Answering a question from CSV deputy Diane Adehm, Meisch explained that the state expects between 1,000 and 2,000 refugee children from Ukraine to come to Luxembourg. “The war has brought a new reality for thousands of children,” he explained, adding that children had to leave behind families, fathers, education and extracurricular activities to get here. It is Luxembourg’s duty to take care of them, he said.
With an annual intake of 2,000 immigrant children in Luxembourg’s school system, the grand duchy is well equipped to handle the transition from one educational system to another, according to Meisch. The challenge will lie in finding space--communes don’t have enough capacities in their school buildings--and personnel to teach these youths and children.
Another difficult task will be to help students continue the education they have already started. Some may have learned English or German but, just like many other immigrant children in Luxembourg, they might struggle in a system that is taught in French and German exclusively. The question will be to see whether Ukrainian newcomers should be placed in separate classes, integrated in the normal curriculum, or assigned to European and international--English-language--schools.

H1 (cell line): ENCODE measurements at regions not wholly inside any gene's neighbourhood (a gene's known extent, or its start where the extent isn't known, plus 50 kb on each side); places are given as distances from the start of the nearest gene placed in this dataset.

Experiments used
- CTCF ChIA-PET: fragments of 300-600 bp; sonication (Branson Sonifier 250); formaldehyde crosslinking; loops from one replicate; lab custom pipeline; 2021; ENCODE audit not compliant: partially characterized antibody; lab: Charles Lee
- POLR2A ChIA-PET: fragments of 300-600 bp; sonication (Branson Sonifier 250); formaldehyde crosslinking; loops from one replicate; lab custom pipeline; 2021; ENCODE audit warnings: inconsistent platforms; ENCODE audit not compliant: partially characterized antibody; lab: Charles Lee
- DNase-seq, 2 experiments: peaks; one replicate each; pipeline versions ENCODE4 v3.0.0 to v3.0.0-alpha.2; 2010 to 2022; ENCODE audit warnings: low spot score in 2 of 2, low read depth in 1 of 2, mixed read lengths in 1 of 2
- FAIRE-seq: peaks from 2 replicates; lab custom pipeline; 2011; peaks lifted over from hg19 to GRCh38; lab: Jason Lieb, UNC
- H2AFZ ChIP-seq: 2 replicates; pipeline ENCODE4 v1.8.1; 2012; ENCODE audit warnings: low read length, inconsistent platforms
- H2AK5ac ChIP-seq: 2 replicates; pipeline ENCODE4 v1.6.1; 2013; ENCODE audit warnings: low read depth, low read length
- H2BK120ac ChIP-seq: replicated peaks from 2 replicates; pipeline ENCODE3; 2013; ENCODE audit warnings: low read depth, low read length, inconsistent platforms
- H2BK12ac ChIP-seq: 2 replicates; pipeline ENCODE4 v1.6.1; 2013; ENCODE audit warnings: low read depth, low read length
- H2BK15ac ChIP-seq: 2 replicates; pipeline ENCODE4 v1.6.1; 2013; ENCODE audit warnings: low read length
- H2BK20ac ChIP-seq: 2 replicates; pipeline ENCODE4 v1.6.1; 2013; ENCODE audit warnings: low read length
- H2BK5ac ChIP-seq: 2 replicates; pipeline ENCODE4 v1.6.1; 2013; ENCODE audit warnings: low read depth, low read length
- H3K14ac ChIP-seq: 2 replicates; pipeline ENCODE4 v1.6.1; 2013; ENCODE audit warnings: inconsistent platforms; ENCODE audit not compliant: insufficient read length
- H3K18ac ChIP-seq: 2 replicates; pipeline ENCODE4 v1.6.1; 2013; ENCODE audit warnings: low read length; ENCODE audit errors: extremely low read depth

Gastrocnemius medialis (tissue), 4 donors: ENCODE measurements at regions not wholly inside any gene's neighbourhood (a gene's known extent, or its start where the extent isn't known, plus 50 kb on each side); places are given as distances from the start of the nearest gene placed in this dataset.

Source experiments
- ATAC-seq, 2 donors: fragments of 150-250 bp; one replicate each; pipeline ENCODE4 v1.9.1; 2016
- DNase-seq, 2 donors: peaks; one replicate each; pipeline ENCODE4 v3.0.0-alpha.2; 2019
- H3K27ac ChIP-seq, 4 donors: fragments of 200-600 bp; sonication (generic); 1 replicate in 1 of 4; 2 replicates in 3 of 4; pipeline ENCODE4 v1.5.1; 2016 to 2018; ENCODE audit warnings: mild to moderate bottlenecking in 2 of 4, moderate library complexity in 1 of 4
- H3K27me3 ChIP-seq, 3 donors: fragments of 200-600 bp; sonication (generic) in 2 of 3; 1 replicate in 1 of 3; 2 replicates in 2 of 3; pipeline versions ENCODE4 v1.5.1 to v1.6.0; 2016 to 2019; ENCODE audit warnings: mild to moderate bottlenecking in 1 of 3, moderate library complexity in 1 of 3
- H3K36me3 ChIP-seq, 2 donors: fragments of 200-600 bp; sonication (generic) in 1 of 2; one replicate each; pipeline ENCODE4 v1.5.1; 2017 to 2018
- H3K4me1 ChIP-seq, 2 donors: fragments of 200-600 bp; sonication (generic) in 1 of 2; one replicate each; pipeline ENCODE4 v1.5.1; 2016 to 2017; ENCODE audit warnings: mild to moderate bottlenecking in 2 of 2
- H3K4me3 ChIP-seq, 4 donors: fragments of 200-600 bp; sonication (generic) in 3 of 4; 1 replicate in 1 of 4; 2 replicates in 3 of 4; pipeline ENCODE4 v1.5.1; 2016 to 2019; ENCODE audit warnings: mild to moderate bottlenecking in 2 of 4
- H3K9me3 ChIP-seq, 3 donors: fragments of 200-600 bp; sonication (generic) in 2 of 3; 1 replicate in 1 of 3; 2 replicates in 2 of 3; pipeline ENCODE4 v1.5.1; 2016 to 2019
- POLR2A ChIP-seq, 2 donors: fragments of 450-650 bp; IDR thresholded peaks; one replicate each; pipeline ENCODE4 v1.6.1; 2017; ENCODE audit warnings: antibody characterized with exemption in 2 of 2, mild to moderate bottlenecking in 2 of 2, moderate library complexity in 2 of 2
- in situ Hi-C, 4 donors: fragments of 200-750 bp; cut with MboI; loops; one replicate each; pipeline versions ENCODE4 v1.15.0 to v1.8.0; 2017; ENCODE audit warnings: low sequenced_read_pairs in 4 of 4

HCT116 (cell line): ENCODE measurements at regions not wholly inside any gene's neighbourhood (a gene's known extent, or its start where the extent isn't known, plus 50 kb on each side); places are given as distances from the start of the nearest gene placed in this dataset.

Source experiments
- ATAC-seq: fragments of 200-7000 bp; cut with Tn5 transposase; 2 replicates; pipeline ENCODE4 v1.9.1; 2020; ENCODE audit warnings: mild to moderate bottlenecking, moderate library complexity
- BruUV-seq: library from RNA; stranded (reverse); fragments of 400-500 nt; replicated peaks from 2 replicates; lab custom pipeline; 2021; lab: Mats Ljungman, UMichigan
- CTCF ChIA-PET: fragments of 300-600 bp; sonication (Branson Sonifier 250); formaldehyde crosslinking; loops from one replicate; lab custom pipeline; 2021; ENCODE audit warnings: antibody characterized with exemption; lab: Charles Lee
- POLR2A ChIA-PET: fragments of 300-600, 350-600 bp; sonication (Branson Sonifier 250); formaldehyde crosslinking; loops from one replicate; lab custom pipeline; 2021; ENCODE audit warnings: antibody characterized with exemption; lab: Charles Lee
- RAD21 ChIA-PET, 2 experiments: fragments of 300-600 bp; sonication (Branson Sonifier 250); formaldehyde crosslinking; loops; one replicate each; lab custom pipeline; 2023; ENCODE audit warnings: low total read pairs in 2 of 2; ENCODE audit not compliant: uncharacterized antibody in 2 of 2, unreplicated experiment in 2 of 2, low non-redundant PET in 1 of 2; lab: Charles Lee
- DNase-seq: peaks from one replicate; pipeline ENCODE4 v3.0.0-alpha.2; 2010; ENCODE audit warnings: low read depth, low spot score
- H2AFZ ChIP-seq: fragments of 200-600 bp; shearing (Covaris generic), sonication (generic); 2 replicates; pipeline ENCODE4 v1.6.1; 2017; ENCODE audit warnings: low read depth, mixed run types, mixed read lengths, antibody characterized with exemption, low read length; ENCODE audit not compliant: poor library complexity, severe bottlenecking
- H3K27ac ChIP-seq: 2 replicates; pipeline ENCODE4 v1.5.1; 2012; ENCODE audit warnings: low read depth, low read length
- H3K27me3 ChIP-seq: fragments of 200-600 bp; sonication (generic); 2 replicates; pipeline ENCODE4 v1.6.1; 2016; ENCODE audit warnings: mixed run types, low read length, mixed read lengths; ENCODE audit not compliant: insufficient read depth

Meisch also noted that many of these children hope to return home at some point and that the Luxembourg ministry should make an effort to align their educational programme so that they don’t struggle once they return to Ukraine. Whether classes in Ukrainian will be organised has not yet been determined, but the idea is not being dismissed.
Each child will be considered separately to make sure it gets the best support possible, Meisch explained. Most importantly, everything should be done so that “children can be children and youths can be youths” as quickly as possible.